About this research group
This group's ambition is to improve the nationwide cervical cancer screening, with the possibility of using self sampling. Important herein is research on the use of new triage methods for hrHPV positive women, by using HPV genotyping or molecular biomarkers.
Worldwide 450,000 new cases of invasive cancer of the cervix are diagnosed every year. In developing countries, cancer of the cervix is the most frequent female malignancy and is responsible for about 24% of all cancers in women. Although screening programs, to identify precursor lesions of cervical cancer, have significantly reduced the mortality and morbidity of this disease, still more than 700 women have to be treated for cervical cancer in the Netherlands.
Human papillomaviruses (HPV) infections are prevalent in the general population. Obviously, not every women infected with a high-risk HPV type will develop cervical cancer. In fact, cervical cancer can be considered a very rare complication of a cervical infection with high-risk HPV. Clearly, additional virological, environmental, behavioral, immunological or ill-defined genetic factors must be implicated in the pathogenesis and progression of this cervical disease.
Studies to the biological behavior of Human papillomaviruses (HPV) infected cervical lesions, identified multiple HPV genotypes in different biopsies of the uterine cervix of the same patient. Multiple HPV genotypes were detected in all patients with severe dysplasia, while only a single HPV genotype was detected in patients with invasive carcinoma. The distribution of single and multiple HPV genotypes within the cervix seems to depend on the stage of the disease.
The presence of multiple HPV genotypes within a single biopsy indicates that monoclonality may be a late event in carcinogenesis. The presence of multiple HPV types in a single patient indicates that a difference between HPV infections must exist to explain the oncogenic behavior of a specific virus strain. It is suggested that viral persistence and the viral load may play a role in this respect.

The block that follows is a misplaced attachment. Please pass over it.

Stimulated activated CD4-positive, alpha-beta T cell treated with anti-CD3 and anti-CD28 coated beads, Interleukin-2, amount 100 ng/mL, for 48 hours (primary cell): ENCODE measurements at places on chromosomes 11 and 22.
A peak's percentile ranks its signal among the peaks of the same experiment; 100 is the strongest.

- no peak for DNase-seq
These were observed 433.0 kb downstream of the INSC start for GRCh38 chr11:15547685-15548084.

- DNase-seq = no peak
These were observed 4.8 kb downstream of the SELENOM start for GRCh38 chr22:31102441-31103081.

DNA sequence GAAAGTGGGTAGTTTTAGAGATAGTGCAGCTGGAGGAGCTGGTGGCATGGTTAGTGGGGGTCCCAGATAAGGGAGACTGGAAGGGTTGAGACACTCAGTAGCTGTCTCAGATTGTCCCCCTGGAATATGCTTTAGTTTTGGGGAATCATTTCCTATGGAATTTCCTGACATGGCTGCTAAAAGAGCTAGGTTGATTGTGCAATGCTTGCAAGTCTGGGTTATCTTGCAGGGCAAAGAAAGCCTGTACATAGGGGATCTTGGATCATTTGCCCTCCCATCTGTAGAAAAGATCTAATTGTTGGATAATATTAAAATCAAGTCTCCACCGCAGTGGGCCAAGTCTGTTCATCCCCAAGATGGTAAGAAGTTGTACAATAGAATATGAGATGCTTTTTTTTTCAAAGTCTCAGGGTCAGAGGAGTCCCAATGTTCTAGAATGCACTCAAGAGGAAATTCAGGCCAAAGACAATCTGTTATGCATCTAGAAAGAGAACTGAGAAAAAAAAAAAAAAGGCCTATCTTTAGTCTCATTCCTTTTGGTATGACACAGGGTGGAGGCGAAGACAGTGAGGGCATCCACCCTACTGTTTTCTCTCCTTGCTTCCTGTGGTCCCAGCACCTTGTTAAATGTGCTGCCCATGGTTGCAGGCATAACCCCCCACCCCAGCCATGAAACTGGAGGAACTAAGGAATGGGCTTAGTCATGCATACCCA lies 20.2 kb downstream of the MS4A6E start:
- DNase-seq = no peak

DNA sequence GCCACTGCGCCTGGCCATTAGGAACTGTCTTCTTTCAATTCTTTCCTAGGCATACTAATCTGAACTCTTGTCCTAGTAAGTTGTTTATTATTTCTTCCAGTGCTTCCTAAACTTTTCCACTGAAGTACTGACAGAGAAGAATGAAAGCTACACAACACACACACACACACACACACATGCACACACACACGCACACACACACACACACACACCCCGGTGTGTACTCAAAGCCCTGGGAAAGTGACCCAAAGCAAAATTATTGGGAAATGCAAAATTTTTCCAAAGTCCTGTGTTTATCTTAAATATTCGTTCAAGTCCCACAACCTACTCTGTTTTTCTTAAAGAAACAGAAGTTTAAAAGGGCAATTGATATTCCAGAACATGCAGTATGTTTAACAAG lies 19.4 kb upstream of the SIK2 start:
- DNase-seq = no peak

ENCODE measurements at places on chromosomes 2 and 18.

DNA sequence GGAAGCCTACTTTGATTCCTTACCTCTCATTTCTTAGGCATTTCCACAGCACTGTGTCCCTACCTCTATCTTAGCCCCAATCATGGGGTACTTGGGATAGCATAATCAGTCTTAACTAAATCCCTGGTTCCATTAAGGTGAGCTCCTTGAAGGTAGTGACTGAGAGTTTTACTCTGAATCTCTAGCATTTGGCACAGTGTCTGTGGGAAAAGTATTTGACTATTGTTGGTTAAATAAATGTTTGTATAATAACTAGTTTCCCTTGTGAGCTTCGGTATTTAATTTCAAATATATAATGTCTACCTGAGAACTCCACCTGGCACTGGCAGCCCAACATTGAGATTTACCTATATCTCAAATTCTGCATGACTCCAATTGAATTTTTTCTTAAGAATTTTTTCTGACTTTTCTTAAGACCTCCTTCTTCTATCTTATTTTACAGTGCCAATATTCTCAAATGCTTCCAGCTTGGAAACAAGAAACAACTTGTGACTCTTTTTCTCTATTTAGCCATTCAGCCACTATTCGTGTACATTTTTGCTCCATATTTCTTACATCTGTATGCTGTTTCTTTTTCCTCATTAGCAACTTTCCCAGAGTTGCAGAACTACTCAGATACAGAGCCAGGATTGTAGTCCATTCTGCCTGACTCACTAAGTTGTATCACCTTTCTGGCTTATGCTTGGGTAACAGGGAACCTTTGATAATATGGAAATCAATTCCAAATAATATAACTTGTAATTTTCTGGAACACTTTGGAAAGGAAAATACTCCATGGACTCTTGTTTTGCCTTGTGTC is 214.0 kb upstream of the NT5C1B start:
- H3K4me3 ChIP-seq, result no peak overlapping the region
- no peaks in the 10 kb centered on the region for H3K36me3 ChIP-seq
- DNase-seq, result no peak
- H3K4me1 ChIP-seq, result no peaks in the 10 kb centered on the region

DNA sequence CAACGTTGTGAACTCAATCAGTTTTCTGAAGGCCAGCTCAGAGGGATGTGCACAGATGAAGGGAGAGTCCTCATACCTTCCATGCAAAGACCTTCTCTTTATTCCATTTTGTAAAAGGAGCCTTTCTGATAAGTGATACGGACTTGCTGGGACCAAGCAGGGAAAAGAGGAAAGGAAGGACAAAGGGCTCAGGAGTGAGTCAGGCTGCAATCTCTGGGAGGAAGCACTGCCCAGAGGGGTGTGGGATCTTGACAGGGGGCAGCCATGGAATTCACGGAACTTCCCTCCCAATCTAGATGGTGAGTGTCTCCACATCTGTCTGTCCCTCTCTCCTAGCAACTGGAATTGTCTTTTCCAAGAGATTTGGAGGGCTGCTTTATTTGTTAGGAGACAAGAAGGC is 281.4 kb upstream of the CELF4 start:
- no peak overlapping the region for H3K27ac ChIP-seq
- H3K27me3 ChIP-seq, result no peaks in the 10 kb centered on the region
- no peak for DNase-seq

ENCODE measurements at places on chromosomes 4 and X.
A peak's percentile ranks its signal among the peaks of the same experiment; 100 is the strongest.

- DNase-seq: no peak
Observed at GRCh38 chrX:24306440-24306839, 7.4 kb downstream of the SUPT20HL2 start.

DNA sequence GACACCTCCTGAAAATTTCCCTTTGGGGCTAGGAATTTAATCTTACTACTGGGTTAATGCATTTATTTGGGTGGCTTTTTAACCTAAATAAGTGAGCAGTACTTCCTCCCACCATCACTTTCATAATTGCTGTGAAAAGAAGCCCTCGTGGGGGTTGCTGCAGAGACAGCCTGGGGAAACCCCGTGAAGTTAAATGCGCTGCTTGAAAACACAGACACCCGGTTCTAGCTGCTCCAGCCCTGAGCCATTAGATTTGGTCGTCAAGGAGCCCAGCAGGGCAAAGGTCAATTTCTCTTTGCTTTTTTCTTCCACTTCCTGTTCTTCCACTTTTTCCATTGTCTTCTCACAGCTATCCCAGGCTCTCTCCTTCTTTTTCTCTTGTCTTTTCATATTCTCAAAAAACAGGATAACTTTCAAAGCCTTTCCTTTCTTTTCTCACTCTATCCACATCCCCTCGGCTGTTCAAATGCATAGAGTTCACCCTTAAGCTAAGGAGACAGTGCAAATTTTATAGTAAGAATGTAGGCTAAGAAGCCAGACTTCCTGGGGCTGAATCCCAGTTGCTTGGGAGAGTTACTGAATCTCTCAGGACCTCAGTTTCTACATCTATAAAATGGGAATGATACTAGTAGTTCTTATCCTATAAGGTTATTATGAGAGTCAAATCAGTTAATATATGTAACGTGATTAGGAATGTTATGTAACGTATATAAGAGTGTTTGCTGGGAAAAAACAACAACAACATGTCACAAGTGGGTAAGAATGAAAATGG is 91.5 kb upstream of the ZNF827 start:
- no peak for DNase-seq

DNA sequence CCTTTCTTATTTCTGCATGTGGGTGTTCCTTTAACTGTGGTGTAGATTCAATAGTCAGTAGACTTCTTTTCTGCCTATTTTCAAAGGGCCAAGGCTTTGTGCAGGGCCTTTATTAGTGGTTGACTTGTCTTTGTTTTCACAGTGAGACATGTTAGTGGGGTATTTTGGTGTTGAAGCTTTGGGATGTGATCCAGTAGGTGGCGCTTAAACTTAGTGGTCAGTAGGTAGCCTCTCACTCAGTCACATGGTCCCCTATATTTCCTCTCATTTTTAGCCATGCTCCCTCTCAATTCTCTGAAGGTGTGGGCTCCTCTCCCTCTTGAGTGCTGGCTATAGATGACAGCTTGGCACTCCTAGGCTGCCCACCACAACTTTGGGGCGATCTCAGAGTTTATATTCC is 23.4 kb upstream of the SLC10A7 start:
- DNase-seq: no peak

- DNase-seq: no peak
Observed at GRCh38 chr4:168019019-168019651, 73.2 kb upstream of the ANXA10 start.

So when does an HPV infection become oncogenic? The presence of only HPV cannot be considered sufficient for oncogenesis; other risk factors must play an important role. Hard evidence is difficult to obtain to determine whether an HPV infection, or in fact, whether an HPV induced cervical lesion will regress or progress.
Among the possibilities available, we hypothesize that the viral persistence, viral load and genetic predisposition, are objective criteria which are possibly involved in the pathogenesis of cervical cancer development. There is sufficient reason to consider that either one of these aspects, or a combination of these, do determine the behavior of a cervical lesion or in the HPV integration event, as an important step to carcinogensis. Therefore current studies are directed to obtain insight into the regressive/progressive behavior of cervical lesions related to HPV infections.
Both epidemiological and molecular studies have now established that human papillomaviruses (HPVs) that development of human cervical carcinomas is causally associated with infection by HPV. The HPV family consist of many different types; over 90 have been identified to date, of which 30 genotypes can be found in the genital tract. HPV can be detected in up to 100% of cervical squamous cell carcinomas.
Several HPV types, such as HPV types 16, and 18 have been implicated as sexually transmitted agents with an aetiological role in cervical carcinogenesis while other HPV types as HPV 6 and 11 are frequently detected in benign lesions such as condylomata acuminata. Therefore HPV 6 and 11 are called the benign or low-risk HPV types and HPV 16 and 18 are the malignant or high-risk HPV types. Women infected with the high-risk HPV types are considered to be at a higher risk for the development of cervical cancer than those who are not infected with HPV or who are infected with one of the low-risk HPV types.